Pioneers of Change<p>Reimagining cities and communities for greater resilience and sustainability was a key topic at the<a href="https://www.weforum.org/events/pioneers-of-change-summit-2020" target="_blank"> World Economic Forum's Pioneers of Change Summit 2020</a>.</p><p>The digital event brought together innovators and stakeholders from around the world to explore solutions to the challenges facing enterprises, governments and society.</p><p>Opening the summit, <a href="https://www.weforum.org/events/pioneers-of-change-summit-2020/sessions/opening-plenary-8f731cbc65" target="_blank">Stephan Mergenthaler, the Forum's Head of Strategic Intelligence and a member of the Executive Committee</a>, said: "We need to change the way we produce, the way we live and interact in our cities to make this transition to net-zero emissions a reality…</p><p>"And as this year has illustrated so dramatically, we need to make every effort that we keep populations healthy, if we want to avoid jeopardizing all this progress."</p><p><em>Reposted with permission from </em><em><a href="https://www.weforum.org/agenda/2020/11/un-africa-recycled-plastic-housing/" target="_blank">World Economic Forum</a>.</em><a href="https://www.ecowatch.com/r/entryeditor/2649069252#/" target="_self"></a></p>
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Creating a Global Sustainable Transition<p>How the world recovers from COVID-19's economic damage could help drive a lasting shift in the global energy mix.</p><p>Nearly one-third of Europe's US$2 trillion economic relief package <a href="https://www.bloomberg.com/news/articles/2020-07-21/eu-approves-biggest-green-stimulus-in-history-with-572-billion-plan" target="_blank" rel="noopener noreferrer">involves investments that are also good for the climate</a>. The European Union is also strengthening its 2030 climate targets, though each country's energy and climate plans will be critical for successfully implementing them. The <a href="https://joebiden.com/clean-energy/" target="_blank" rel="noopener noreferrer">Biden plan</a> – including a $2 trillion commitment to developing sustainable energy and infrastructure – is aligned with a global energy transition, but its implementation is also uncertain.</p><p>Once Biden takes office, Kerry will be joining ongoing <a href="https://www.un.org/en/conferences/energy2021/about#:%7E:text=The%20overarching%20goal%20of%20the,2030%20Agenda%20for%20Sustainable%20Development.&text=Accelerate%20delivery%20of%20United%20Nations,related%20issues%20at%20all%20levels." target="_blank" rel="noopener noreferrer">high-level discussions on the energy transition</a> at the U.N. General Assembly and other gatherings of international leaders. With the U.S. no longer obstructing work on climate issues, the G-7 and G-20 have more potential for progress on energy and climate.</p><p>Lots of technical details still need to be worked out, including international trade frameworks and standards that can help countries lower greenhouse gas emissions enough to keep global warming in check. <a href="https://www.carbonpricingleadership.org/what" target="_blank" rel="noopener noreferrer">Carbon pricing</a> and <a href="https://www.csis.org/analysis/how-can-europe-get-carbon-border-adjustment-right" target="_blank" rel="noopener noreferrer">carbon border adjustment taxes</a>, which create incentive for companies to reduce emissions, may be part of it. A consistent and comprehensive set of national energy transition plans will also be needed.</p><p>The global shift to <a href="https://www.irena.org/publications/2019/Jan/A-New-World-The-Geopolitics-of-the-Energy-Transformation" target="_blank">clean energy will also have geopolitical implications for countries and regions</a>, and this will have a profound impact on wider international relations. Kerry, with his experience as secretary of state in the Obama administration, and Biden's plan to make the climate envoy position part of the National Security Council, may help mend these relations. In doing so, the U.S. may again join the wider community of countries willing to lead.</p>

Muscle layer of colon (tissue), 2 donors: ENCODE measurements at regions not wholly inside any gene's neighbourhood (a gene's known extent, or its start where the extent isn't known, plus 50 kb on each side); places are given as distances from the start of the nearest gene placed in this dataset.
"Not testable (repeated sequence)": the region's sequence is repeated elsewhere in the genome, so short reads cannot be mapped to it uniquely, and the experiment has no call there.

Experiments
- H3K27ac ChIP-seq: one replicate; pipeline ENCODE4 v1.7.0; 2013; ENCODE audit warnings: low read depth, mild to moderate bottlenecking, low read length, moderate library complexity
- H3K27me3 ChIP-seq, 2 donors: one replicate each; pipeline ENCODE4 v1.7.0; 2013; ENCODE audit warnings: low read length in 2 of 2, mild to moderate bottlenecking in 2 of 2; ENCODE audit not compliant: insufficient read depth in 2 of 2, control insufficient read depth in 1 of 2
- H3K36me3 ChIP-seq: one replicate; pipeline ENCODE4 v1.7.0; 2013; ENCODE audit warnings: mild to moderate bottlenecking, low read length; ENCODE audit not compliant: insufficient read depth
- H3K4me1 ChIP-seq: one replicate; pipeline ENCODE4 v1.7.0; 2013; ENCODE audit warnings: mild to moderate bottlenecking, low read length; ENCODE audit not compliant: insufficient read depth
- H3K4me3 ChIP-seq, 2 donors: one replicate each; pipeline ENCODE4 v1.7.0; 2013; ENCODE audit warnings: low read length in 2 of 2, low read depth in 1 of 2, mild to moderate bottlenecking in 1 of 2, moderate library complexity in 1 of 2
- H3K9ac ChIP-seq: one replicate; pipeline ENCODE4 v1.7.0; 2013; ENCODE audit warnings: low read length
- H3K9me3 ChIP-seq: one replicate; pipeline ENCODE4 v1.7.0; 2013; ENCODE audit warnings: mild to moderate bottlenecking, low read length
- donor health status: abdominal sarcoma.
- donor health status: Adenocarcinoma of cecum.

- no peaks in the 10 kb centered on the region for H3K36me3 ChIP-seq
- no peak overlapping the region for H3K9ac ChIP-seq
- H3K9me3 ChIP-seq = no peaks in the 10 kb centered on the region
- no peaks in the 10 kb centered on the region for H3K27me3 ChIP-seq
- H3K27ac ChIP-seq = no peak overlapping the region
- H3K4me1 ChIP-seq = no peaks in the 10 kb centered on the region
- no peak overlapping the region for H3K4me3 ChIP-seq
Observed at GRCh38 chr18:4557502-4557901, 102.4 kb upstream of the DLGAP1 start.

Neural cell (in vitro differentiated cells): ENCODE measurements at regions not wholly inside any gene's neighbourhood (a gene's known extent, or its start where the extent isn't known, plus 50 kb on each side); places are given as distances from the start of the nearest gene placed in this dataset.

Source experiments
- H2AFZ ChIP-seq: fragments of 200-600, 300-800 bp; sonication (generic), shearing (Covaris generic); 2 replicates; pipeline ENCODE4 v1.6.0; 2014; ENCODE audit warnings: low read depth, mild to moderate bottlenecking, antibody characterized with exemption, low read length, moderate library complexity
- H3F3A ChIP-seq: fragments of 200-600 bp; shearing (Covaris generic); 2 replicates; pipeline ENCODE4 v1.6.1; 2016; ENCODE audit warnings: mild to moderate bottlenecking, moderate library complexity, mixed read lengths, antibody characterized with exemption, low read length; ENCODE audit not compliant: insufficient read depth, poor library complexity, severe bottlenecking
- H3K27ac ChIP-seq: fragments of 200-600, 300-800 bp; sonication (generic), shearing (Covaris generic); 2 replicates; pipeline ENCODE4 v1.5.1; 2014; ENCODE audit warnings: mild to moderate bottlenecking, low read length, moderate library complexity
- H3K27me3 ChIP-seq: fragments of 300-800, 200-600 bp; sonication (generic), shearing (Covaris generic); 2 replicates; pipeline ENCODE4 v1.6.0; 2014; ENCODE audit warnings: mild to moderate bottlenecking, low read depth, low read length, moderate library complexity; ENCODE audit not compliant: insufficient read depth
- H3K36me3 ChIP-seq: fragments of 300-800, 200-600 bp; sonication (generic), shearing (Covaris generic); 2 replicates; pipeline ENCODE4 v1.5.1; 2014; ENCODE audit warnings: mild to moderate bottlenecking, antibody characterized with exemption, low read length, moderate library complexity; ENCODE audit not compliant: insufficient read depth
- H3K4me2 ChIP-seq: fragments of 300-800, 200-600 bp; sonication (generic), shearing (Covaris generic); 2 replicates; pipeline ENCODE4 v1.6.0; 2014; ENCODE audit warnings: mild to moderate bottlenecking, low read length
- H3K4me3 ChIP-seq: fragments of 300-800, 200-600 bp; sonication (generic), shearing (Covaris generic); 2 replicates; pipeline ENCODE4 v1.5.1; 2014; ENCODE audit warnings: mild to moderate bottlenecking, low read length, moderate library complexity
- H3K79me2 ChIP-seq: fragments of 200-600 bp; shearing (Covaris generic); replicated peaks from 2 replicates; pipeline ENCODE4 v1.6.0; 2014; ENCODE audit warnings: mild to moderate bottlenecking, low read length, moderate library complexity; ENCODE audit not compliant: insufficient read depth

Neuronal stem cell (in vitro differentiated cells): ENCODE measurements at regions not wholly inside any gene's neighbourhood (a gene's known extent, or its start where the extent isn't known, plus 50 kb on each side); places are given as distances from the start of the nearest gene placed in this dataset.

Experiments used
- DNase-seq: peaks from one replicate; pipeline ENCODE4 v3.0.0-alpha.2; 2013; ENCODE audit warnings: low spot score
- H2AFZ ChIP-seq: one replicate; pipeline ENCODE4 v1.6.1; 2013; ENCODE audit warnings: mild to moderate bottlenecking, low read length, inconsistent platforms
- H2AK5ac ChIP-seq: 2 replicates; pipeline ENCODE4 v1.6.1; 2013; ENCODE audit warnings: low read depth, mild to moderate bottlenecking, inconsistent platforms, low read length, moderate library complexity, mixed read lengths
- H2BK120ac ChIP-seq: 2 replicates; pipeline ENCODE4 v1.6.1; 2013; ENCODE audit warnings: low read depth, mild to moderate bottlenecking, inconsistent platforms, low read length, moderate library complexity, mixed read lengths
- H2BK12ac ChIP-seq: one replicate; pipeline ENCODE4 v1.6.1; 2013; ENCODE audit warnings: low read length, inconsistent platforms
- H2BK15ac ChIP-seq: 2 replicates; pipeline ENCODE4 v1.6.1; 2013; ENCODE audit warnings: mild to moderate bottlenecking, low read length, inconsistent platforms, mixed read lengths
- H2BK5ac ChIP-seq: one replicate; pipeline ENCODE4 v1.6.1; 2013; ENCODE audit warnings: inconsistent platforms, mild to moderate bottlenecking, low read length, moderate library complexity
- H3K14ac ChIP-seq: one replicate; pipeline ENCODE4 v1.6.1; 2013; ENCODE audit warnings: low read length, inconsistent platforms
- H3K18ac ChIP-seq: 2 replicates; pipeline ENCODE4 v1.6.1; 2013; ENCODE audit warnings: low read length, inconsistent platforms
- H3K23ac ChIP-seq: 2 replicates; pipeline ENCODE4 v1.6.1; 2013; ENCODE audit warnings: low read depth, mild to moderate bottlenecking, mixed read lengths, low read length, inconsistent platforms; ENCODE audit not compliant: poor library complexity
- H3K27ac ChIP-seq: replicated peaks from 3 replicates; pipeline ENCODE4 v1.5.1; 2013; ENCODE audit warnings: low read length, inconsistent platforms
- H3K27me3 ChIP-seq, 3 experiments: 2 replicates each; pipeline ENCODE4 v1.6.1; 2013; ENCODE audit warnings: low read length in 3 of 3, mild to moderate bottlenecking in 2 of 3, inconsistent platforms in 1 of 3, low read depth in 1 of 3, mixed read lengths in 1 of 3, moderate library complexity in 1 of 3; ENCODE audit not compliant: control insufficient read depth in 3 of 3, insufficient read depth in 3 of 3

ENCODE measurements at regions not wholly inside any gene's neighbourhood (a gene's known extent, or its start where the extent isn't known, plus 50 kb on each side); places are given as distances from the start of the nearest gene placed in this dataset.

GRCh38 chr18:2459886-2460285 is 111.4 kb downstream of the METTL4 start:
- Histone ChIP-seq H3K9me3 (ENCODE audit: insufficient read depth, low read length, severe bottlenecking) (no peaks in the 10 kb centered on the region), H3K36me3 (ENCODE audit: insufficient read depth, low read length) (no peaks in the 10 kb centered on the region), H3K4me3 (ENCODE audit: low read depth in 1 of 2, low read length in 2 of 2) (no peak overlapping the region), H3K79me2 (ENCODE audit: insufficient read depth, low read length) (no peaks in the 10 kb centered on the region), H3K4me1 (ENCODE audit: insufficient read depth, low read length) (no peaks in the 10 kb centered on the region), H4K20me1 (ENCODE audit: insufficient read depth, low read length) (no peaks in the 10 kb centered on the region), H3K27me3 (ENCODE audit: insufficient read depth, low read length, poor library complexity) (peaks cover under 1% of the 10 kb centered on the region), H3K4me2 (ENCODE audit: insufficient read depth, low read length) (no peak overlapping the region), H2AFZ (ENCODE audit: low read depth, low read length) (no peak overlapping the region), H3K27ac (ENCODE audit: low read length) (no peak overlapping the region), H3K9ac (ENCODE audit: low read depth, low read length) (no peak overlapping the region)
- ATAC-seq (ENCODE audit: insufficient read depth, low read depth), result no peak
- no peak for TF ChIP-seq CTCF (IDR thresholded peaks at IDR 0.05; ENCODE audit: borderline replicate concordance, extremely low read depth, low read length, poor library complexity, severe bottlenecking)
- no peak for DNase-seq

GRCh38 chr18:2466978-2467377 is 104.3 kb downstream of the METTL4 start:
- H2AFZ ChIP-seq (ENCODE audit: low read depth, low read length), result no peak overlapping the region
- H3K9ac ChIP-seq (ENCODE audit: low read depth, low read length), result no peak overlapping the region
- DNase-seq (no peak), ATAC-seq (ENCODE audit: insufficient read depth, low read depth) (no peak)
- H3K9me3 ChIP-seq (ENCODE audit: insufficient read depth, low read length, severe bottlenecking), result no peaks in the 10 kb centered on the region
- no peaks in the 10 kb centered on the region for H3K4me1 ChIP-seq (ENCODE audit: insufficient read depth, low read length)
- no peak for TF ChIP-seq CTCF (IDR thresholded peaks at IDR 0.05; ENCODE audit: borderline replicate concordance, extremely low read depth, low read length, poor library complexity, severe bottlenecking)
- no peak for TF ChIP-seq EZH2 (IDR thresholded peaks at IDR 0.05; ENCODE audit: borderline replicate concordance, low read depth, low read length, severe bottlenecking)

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As we approach the holidays I, like most people, have been reflecting on everything 2020 has given us (or taken away) while starting to look ahead to 2021.